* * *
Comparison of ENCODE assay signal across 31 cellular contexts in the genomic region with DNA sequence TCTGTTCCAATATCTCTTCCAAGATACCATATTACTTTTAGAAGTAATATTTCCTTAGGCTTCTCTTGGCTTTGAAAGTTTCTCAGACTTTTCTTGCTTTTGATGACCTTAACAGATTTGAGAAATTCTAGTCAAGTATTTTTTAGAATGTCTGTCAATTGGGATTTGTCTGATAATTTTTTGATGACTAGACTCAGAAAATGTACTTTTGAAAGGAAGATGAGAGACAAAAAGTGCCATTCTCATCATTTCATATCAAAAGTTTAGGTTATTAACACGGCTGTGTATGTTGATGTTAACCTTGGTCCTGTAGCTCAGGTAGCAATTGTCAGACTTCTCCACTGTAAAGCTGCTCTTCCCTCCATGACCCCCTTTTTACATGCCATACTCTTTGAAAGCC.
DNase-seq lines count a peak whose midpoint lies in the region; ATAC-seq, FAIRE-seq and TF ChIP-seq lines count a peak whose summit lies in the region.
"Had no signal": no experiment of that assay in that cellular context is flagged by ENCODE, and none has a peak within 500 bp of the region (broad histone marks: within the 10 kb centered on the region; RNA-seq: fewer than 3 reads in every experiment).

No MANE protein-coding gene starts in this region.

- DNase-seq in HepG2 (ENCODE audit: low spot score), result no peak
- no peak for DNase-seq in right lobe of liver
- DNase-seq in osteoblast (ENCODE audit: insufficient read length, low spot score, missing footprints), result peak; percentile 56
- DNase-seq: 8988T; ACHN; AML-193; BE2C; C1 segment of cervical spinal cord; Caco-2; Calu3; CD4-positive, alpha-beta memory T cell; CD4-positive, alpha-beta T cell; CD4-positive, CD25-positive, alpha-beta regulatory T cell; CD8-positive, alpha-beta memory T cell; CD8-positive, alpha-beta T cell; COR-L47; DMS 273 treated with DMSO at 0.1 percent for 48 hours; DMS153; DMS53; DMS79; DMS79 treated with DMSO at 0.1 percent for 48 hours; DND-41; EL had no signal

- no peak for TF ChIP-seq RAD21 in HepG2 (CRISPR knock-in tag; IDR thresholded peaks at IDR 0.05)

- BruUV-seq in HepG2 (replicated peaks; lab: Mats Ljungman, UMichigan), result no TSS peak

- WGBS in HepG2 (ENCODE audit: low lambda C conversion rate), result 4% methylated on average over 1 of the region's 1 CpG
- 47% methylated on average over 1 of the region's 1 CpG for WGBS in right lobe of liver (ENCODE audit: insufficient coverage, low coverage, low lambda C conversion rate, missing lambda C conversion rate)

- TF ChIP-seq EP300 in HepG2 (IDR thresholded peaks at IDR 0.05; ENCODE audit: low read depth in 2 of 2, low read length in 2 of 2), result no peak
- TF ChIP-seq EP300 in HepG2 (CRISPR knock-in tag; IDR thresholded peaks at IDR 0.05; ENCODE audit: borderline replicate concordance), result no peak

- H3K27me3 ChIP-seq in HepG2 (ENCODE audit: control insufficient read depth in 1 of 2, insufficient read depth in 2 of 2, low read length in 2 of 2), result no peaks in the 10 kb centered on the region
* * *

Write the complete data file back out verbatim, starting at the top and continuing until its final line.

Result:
Comparison of ENCODE assay signal across 31 cellular contexts in the genomic region with DNA sequence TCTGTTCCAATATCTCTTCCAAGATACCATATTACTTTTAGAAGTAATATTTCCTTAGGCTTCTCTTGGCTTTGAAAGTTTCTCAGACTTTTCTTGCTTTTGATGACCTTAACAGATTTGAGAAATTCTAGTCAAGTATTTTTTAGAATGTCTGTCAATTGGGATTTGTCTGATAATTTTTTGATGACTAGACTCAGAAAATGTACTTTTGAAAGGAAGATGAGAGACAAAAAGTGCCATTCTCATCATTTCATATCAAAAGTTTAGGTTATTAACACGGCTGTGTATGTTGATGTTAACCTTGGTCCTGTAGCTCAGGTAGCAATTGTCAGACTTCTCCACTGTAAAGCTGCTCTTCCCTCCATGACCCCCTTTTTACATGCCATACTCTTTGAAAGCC.
DNase-seq lines count a peak whose midpoint lies in the region; ATAC-seq, FAIRE-seq and TF ChIP-seq lines count a peak whose summit lies in the region.
"Had no signal": no experiment of that assay in that cellular context is flagged by ENCODE, and none has a peak within 500 bp of the region (broad histone marks: within the 10 kb centered on the region; RNA-seq: fewer than 3 reads in every experiment).

No MANE protein-coding gene starts in this region.

- DNase-seq in HepG2 (ENCODE audit: low spot score), result no peak
- no peak for DNase-seq in right lobe of liver
- DNase-seq in osteoblast (ENCODE audit: insufficient read length, low spot score, missing footprints), result peak; percentile 56
- DNase-seq: 8988T; ACHN; AML-193; BE2C; C1 segment of cervical spinal cord; Caco-2; Calu3; CD4-positive, alpha-beta memory T cell; CD4-positive, alpha-beta T cell; CD4-positive, CD25-positive, alpha-beta regulatory T cell; CD8-positive, alpha-beta memory T cell; CD8-positive, alpha-beta T cell; COR-L47; DMS 273 treated with DMSO at 0.1 percent for 48 hours; DMS153; DMS53; DMS79; DMS79 treated with DMSO at 0.1 percent for 48 hours; DND-41; EL had no signal

- no peak for TF ChIP-seq RAD21 in HepG2 (CRISPR knock-in tag; IDR thresholded peaks at IDR 0.05)

- BruUV-seq in HepG2 (replicated peaks; lab: Mats Ljungman, UMichigan), result no TSS peak

- WGBS in HepG2 (ENCODE audit: low lambda C conversion rate), result 4% methylated on average over 1 of the region's 1 CpG
- 47% methylated on average over 1 of the region's 1 CpG for WGBS in right lobe of liver (ENCODE audit: insufficient coverage, low coverage, low lambda C conversion rate, missing lambda C conversion rate)

- TF ChIP-seq EP300 in HepG2 (IDR thresholded peaks at IDR 0.05; ENCODE audit: low read depth in 2 of 2, low read length in 2 of 2), result no peak
- TF ChIP-seq EP300 in HepG2 (CRISPR knock-in tag; IDR thresholded peaks at IDR 0.05; ENCODE audit: borderline replicate concordance), result no peak

- H3K27me3 ChIP-seq in HepG2 (ENCODE audit: control insufficient read depth in 1 of 2, insufficient read depth in 2 of 2, low read length in 2 of 2), result no peaks in the 10 kb centered on the region